• make permanent the PDRs for residential single-storey rear extensions, allowing extensions of up to eight metres for a detached house and up to six metres for other house-types;
  • make permanent the PDRs allowing larger extensions for shops, financial and professional services, offices, and industrial and warehouse buildings;
  • widen Use Class A1 to a broader ‘retail class’ encapsulating most financial and professional services (currently covered in Use Class A2) – so the change from a shop to an estate agent, for instance, will be possible;
  • allow change of use to the new, wider ‘retail class’ from betting and payday loan shops (A2), restaurants and cafes (A3), drinking establishments (A4) and hot food takeaways (A5);
  • allow properties under 150 square metres and in use on 5 December 2013, to change from their existing A1 / A2 / launderette, amusement arcade, casino or nightclub use, to restaurant / cafe (A3) or assembly / leisure use (D2) without permission in certain instances;
  • introduce a new PDR, allowing commercial filming and associated physical development on certain sites;
    support the installation of solar photovoltaic panels on non-domestic buildings;
  • allow waste management facilities to replace buildings, equipment and machinery in certain situations without specific permission; and
  • permit sewerage undertakers to install equipment housings via new PDRs.

Payday loan and betting shops would be excluded from a new, wider ‘retail class’. Such establishments would therefore not benefit from the heightened planning flexibility, with local councils retaining control over these opening in their area.

Environmental Impact Assessments

The screening threshold for EIAs for development of residential property in urban areas will potentially be raised from 0.5 hectare to five hectares. This equates to schemes of less than 150 units being excluded. The change would significantly reduce the burden on developers of sites in town and city locations, being expected to reduce the number of such screenings from 1,600 per year to approximately 300. If accepted, a substantial reduction in the time and costs expended to obtain planning permission on such projects would be likely.

For industrial estate development, the screening threshold may also be raised from 0.5 hectares to five hectares. However, if any development project is in a sensitive area, case-by-case screening will continue.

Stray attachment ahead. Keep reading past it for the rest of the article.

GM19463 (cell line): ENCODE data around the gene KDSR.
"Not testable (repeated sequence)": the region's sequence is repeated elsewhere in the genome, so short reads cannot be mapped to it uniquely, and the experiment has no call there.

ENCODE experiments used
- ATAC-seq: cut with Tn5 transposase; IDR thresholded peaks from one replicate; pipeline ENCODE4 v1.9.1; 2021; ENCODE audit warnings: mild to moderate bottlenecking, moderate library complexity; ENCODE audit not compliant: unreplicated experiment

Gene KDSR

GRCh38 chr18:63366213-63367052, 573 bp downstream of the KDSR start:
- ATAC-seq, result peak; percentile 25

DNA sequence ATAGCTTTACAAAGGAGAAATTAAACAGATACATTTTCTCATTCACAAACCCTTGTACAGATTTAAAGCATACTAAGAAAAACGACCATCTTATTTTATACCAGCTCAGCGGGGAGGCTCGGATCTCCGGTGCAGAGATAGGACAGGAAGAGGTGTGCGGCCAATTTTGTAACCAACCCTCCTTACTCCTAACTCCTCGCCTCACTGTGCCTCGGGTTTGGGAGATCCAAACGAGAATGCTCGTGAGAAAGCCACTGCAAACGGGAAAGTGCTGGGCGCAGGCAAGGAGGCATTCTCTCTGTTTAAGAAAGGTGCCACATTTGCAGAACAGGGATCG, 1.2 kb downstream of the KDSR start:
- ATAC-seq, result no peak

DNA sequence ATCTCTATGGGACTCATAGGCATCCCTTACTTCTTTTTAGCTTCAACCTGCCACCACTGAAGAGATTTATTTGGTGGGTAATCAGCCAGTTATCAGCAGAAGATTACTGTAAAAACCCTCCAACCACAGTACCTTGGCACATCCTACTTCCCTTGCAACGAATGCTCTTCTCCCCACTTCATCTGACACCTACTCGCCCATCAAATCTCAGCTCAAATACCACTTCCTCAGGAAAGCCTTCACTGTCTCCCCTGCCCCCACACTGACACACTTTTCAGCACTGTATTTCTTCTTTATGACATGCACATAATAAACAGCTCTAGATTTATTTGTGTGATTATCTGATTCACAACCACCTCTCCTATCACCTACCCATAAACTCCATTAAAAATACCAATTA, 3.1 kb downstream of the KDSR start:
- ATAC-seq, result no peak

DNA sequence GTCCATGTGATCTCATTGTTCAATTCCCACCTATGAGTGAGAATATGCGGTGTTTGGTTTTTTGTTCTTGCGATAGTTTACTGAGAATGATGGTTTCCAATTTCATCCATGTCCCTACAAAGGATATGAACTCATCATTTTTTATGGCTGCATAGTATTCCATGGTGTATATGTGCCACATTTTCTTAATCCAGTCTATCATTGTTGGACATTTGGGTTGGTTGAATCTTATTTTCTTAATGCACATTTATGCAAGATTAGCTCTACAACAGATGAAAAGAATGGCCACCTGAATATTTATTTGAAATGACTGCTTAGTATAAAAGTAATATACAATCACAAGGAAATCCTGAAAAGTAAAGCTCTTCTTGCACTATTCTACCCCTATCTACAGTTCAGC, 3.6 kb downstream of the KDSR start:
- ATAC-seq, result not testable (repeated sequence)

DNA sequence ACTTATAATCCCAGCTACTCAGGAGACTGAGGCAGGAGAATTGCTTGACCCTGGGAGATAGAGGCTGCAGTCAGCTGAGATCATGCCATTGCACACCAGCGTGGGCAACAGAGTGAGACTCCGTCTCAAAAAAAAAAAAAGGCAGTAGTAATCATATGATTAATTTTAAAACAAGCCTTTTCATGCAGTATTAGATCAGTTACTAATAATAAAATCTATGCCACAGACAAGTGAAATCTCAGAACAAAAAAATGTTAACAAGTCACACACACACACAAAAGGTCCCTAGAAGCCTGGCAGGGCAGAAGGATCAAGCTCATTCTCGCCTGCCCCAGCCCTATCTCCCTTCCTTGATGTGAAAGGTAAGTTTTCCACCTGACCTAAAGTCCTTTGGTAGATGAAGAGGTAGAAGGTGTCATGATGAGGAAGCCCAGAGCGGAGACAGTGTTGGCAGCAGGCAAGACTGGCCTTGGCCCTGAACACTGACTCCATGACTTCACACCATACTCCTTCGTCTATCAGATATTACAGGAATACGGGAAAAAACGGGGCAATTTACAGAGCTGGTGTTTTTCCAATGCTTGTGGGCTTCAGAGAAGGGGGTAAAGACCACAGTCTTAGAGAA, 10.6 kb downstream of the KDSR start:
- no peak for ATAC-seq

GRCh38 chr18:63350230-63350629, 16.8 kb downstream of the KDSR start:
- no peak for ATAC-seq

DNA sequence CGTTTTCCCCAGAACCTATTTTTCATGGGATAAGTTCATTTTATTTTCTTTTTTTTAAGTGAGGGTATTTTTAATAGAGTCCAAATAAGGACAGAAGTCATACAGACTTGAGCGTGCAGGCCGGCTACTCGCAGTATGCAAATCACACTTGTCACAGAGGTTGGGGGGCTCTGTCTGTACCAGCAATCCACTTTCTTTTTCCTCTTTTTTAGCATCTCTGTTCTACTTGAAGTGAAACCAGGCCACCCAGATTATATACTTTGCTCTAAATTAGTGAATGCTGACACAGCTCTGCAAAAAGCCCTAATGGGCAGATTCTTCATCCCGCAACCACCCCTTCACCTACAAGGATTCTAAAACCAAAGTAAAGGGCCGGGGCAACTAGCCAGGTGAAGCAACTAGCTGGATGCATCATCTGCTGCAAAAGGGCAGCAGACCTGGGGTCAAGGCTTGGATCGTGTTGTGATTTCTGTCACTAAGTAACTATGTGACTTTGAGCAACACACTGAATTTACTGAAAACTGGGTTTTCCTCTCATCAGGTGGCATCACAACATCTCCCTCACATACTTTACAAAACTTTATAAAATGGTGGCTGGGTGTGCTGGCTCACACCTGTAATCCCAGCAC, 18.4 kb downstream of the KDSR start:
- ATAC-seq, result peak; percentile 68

Additional

A further proposal under the Consultation is to alter the approach to obtaining views from statutory consultees. The change is expected to reduce the number of applications needing input from organisations such as English Heritage, Natural England and the Highways Agency. Most notably, the Environment Agency would not be affected here. Correspondingly, where development is proposed near a railway, the notification requirements would be strengthened.

Amongst the other measures open for discussion, is the suggestion that local authorities should resolve applications for neighbourhood area status within 70 days of receipt. Currently, applications can take an average of 126 days, with some being submitted 400 days before any decision is made. Many local communities have already produced neighbourhood plans or development orders. While parish councils, town councils and neighbourhood forums would still need to consult and win a local referendum before submitting their final plan / order, it is proposed that the minimum six-week consultation and publicity period is removed.

Consultation Response

The Consultation was officially launched with publication of the formal document on 31 July 2014. Any member of the public with an interest in the proposals may respond, but the deadline for submissions to DCLG is Friday 26 September. The Consultation’s outcome is likely to be known within three months of the closing date. For more information on the possible impact of the changes or the process for submitting representations, contact the Planning and Environment team at Walker Morris.